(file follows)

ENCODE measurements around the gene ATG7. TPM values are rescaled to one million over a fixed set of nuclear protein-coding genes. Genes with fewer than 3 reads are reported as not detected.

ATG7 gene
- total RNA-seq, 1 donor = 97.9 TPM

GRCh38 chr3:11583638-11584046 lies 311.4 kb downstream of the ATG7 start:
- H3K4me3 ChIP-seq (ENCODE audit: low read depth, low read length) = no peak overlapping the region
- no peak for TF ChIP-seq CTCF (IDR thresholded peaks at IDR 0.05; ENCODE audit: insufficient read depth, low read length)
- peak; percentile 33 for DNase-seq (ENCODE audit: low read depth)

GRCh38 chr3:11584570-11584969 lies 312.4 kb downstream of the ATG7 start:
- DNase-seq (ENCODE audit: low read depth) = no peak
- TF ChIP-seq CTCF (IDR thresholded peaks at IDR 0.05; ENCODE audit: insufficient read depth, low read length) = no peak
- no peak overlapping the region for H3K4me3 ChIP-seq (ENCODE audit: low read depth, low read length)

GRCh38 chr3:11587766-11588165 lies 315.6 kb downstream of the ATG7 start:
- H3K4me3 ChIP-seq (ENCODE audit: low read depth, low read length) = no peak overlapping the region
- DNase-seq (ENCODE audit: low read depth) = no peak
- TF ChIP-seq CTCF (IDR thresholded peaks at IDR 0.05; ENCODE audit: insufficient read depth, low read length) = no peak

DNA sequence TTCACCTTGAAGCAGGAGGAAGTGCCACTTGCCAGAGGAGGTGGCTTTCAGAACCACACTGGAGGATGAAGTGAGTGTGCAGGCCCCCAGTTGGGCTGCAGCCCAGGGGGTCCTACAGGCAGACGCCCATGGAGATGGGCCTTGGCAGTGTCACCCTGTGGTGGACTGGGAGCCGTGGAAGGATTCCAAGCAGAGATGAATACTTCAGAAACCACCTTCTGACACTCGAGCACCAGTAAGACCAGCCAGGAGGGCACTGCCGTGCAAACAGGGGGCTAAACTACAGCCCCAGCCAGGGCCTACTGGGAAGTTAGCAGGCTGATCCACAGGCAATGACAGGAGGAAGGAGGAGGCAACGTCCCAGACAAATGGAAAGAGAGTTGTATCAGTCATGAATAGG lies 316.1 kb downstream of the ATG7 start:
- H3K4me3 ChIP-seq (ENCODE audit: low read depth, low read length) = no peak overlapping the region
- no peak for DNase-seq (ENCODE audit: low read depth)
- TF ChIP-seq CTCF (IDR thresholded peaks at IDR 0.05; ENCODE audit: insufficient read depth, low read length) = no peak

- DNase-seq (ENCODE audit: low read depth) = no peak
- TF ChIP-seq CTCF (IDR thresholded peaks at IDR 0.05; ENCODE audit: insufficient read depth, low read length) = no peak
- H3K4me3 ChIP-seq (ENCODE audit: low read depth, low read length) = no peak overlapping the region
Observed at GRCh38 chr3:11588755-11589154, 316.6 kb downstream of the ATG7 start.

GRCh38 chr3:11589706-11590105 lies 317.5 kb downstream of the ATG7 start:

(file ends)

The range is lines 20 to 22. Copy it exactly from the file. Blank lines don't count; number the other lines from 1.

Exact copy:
- DNase-seq (ENCODE audit: low read depth) = no peak
- TF ChIP-seq CTCF (IDR thresholded peaks at IDR 0.05; ENCODE audit: insufficient read depth, low read length) = no peak
- H3K4me3 ChIP-seq (ENCODE audit: low read depth, low read length) = no peak overlapping the region